A multi-faceted man: Glass interviews Iwan Rheon

IWAN Rheon was born in Carmarthen, a rural town in south-west Wales and a world away from the fantastical locations of his future career. When he was five, his family moved to Cardiff and he began to discover a love and talent for singing and acting, and participated in youth theatre and the National Eisteddfod before going on to study at the London Academy of Music and Drama. Within just a few years, he received an Olivier for his role in Spring Awakening after studying at the London Academy of Music and Dramatic Art. This breakthrough was quickly followed by the role of shy superhero Simon Bellamy on Misfits. His spine-chilling portrayal of the horrifying villain Ramsay Bolton in Game of Thrones was a complete credit to his acting abilities, as the man I’m speaking to is nothing like him in any manner at all. Calm, cool and collected – and entirely without blood thirst – now 33 years old, Rheon is simply a Welshman with extraordinary artistic talents. His subsequent roles on Riviera, Vicious and Inhumans proved Rheon an actor with incredible reach and fantastical abilities, both on earth and in space.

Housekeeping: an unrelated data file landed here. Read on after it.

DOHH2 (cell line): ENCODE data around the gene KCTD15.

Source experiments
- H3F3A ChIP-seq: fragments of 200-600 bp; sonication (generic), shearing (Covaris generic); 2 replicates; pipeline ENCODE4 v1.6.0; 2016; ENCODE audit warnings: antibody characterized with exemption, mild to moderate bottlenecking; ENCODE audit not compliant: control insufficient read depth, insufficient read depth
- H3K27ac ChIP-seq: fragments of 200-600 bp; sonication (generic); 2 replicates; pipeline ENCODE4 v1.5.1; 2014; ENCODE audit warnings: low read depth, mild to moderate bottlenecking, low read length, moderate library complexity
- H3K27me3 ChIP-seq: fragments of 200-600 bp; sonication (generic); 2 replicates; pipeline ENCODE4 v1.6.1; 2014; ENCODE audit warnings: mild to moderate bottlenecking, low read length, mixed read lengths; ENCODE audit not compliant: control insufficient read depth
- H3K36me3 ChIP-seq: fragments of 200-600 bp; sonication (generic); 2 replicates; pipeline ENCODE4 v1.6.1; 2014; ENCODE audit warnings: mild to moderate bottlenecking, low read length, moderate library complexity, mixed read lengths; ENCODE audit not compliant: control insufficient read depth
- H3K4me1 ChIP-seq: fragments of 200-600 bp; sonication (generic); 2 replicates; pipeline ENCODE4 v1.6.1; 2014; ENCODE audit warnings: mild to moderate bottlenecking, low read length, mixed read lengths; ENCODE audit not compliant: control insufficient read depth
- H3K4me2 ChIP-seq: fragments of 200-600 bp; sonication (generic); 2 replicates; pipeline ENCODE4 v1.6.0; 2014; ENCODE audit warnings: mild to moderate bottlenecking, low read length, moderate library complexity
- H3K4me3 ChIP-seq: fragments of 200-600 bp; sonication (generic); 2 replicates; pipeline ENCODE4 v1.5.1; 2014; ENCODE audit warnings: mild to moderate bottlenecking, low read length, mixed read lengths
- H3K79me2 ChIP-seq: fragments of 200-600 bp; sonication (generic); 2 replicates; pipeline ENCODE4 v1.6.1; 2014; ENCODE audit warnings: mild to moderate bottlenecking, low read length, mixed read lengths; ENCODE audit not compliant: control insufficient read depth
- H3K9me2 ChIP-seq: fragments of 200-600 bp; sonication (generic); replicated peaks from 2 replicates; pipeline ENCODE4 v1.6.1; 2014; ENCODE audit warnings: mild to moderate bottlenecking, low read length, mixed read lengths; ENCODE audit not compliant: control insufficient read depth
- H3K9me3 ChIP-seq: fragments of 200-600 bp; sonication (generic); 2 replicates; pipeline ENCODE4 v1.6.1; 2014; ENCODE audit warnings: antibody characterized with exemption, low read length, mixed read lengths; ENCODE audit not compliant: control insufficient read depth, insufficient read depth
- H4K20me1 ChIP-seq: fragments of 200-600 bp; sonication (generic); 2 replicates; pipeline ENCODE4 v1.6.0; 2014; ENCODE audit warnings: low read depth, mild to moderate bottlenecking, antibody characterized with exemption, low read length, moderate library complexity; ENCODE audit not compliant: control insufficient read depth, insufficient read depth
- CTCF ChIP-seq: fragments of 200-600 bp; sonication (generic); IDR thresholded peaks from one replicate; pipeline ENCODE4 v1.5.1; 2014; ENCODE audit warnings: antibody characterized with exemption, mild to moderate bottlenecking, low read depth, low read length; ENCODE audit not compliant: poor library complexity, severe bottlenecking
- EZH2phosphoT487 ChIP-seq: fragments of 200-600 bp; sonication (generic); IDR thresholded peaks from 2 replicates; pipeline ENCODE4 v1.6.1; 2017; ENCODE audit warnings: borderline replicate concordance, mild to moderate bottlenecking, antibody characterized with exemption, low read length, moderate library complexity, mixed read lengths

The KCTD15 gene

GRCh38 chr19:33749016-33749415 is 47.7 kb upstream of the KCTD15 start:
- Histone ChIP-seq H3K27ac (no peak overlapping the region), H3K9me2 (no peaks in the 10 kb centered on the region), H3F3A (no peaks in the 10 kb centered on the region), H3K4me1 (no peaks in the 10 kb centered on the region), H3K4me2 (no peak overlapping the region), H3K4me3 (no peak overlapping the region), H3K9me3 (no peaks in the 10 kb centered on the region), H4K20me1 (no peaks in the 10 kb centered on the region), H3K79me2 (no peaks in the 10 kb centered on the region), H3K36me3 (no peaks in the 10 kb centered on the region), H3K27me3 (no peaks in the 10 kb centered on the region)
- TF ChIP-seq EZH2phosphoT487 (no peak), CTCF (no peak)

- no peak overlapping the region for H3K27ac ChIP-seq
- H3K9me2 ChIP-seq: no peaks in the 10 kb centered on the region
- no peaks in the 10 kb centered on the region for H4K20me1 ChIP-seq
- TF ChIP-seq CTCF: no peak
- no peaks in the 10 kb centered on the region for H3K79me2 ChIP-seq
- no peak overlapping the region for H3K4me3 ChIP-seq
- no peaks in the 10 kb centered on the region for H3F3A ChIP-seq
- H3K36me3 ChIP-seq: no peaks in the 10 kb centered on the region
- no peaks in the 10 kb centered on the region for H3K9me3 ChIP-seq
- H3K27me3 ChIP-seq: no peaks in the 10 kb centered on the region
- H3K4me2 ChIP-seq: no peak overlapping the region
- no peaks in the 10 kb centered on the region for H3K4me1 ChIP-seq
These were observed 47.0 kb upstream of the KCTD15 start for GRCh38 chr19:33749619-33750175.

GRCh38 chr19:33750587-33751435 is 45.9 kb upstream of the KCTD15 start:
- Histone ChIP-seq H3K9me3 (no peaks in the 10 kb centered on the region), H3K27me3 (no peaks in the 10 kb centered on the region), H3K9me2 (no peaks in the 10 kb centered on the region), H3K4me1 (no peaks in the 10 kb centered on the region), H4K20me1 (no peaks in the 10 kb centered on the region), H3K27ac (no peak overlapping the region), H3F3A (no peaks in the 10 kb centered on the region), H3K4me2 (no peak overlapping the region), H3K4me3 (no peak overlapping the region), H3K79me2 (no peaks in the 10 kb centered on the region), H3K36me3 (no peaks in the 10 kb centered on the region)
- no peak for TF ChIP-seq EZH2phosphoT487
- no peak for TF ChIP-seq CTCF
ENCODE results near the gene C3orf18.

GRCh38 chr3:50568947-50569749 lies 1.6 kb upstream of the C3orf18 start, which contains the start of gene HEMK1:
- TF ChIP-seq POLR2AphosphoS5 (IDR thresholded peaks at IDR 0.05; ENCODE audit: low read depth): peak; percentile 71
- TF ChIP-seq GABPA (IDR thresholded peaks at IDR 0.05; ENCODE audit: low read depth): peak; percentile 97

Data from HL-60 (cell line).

In his recent performances, Rheon has chosen to portray the real-life accounts of characters from history, for example, taking on the role of Polish pilot Jan Zumbach in 2018’s Hurricane, a film retelling the long forgotten story of Poland’s aeronauts in World War II. Fast forward 50 years, and you’ll meet his next role, rock icon Mick Mars in Netflix’s upcoming Mötley Crüe biopic The Dirt. In amongst these various characters, Rheon has also released an album, several EPs and just last year became a father. As we speak, Glass discovers the man behind the guises, finding out what gives him purpose and fulfilment in his career as an actor, as a passionate musician and a first-time father.

Iwan Rheon. Photograph: Daniel Benson

How was 2018 for you, Iwan?